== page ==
I’ve now spent four weeks eating a diet that scientists crafted to demonstrate how all of humanity could eat sustainably in 2050. And over the past two days, things went off the rails. Sorry, Earth (also sorry, body).
The EAT-Lancet Commission put out a report in January outlining what a daily diet—dubbed the planetary health plate diet—could look like that allowed the 10 billion people projected to live on this planet by 2050 to live in harmony with the limited resources we have.
It’s also meant to be healthy for the people eating it, too. And I’ve been organising my meals around it meticulously in an effort to see what the future could look like. But I couldn’t get past my present situation this week. Here’s why.
In short, the editorial staff of Gizmodo Media Group is unionized, and we’ve been negotiating our next contract. This week was the deadline to get a deal done, which meant marathon sessions for our bargaining committee to meet with management and hammer something out. And as luck would have it, I am Earther’s representative on the committee.
Turns out bargaining a contract is a stressful, time consuming endeavour. And turns out, I can easily eat my feelings. I knew there wasn’t a sliver for pizza on the planetary health plate diet, but I also just wanted to eat the damn pizza at the office and so I did. And pasta. And the chocolates. And a quarter doughnut.
(OK, actually it was four quarters of four different doughnuts.)
And also a doughnut muffin — I don’t even know what that means, but it tasted damn good. I did also have a kale-apple-ginger juice, so that was nice. But look, it was hard to keep up eating for the planet when I was fighting for worker’s rights.View image on Twitter
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And I think that highlights a few things about the planetary health plate diet. The first is that a lot of the stuff I couldn’t eat was because it was bad for me, not for the health of Earth. Doughnuts are a marginal cause of global warming at best, but the processed sugar, carbs, and fat are terrible for your health.
Ditto for pizza. And after three-and-a-half weeks of eating mostly whole foods, eating all that processed food made me feel like butt, physically even if it wasn’t going to lead to ecosystem collapse. That’s not to say that the way we grow and process foods is great for the planet (it isn’t), but ultimately the biggest impact in breaking the diet was on myself.
The second thing it really clarified is that despite my best intentions to really investigate this diet, I just couldn’t bother when stress got to me. Sure, I could’ve made myself a salad or this amazing sounding recipe for black rice porridge Claire Lower at Skillet created, but at the end of the day, I grew up in an Italian family where comfort food is carbs, cheese, and salty, fatty goodness. Also, I was too tired to even look at my Instant Pot.
The architects of the planetary health plate note in their report that there will be regional differences in how people approach the diet, stating “ [l]ocal interpretation and adaptation of the universally-applicable planetary health diet is necessary and should reflect the culture, geography and demography of the population and individuals.”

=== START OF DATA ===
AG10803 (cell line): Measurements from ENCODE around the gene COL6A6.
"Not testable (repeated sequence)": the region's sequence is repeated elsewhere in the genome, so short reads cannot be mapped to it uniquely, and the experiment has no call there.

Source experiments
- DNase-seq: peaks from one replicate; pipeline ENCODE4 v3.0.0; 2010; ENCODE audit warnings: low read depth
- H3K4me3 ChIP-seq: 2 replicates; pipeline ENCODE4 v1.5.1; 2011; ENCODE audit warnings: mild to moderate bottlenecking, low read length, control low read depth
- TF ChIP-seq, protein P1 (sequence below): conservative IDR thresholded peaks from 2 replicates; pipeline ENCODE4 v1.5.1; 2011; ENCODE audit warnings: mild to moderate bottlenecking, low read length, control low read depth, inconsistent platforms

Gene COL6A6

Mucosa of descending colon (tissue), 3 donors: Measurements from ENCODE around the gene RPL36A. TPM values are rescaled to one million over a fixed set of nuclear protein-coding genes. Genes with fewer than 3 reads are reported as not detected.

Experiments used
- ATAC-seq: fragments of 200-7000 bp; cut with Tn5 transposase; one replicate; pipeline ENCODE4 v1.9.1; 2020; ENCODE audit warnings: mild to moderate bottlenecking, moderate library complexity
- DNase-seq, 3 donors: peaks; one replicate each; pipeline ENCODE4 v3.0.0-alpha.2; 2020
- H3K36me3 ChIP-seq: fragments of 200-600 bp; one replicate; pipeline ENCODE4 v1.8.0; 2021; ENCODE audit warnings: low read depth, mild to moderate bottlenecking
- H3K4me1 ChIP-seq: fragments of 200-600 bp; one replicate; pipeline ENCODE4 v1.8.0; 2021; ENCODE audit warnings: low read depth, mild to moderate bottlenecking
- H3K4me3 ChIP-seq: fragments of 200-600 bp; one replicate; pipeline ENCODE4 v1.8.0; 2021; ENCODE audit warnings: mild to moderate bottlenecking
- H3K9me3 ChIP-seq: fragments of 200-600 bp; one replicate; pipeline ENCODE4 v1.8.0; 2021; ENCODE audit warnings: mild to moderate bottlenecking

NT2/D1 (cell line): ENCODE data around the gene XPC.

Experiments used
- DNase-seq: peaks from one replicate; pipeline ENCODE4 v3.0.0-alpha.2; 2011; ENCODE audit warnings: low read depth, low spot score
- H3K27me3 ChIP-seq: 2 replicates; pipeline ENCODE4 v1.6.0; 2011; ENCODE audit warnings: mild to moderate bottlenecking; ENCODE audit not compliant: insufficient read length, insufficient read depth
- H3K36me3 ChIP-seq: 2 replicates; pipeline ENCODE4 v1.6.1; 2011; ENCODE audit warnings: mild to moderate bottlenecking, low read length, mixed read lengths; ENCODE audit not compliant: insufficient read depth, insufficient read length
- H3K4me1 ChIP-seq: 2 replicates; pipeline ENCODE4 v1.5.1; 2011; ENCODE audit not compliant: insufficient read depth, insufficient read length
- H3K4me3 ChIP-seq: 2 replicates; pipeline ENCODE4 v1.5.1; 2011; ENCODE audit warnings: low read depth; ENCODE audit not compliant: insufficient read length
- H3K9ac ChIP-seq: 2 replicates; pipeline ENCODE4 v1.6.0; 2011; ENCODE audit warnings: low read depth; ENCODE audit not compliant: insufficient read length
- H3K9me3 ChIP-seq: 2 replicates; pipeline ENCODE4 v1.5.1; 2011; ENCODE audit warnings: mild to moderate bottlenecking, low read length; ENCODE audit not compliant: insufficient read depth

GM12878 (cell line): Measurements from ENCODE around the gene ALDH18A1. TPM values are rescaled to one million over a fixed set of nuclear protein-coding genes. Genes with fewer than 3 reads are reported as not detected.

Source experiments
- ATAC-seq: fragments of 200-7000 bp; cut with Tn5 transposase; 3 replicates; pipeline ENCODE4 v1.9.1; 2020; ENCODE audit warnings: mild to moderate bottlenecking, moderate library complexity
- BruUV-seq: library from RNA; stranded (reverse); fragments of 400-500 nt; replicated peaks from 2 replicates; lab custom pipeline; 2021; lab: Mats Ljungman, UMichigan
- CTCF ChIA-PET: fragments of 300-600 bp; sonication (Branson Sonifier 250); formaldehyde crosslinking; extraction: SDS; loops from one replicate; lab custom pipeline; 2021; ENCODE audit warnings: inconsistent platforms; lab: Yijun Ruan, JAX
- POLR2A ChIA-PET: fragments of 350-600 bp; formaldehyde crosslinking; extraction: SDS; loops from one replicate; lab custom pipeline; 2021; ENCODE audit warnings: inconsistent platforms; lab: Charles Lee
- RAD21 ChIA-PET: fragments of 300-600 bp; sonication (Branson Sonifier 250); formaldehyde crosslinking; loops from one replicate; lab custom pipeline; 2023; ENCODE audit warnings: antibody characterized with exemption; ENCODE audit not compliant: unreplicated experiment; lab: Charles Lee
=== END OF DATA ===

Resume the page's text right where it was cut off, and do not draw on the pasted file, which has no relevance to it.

In my life, that means stress-eating carbs. Maybe the people of 2050 won’t have that problem because the food culture radically shifts, but my guess is that comfort foods will still exist, and people will still get stressed and want them. Hell, with the impacts of climate change they’ll face, stress is basically a given.
On Friday, I woke up smiling about our strong contract, made a smoothie, and took a big sip. Then I thought about what comes next for me and this diet as the-much needed nutrients coursed through my body.
My 30 days is almost up, and honestly, I think I’ll keep the diet up for the most part. For me, it wasn’t that hard, and I really value the health benefits side of eating more whole foods in general. I also really appreciate that it made me more mindful of my eating choices, and that in turn made me feel strangely at ease with both bad ones like pizza.
It also changed my relationship with meat, something I wasn’t expecting but am definitely happy about.
I don’t view this diet as some kind of binary eat-to-reduce-emissions-or-the-planet-gets-it situation, and I don’t view this experiment or what I choose to eat in the future as some kind of talisman of environmental sacrifice or piety. Is it a signifier of my values? Sure. But it’s definitely not a signifier I’m above or below anyone else.
At the end of the day, there are larger systemic changes needed to rein in the planetary impacts of our food system. I can choose to eat hyper-local mushrooms or pasture raised pork from the Hudson River Valley, but industrial agriculture will continue to grind on, over-applying fertiliser, filling up lagoons with pig shit, destroying rainforests, and transporting food hundreds of miles in refrigerated trucks.
Rebuilding that system will require a lot more work, but as the report notes, it’s also “unprecedented opportunity” to improve nutrition, lift people out of poverty, and keep the planet in habitable shape.
I’ll definitely eat to that. Just no more doughnuts for a while.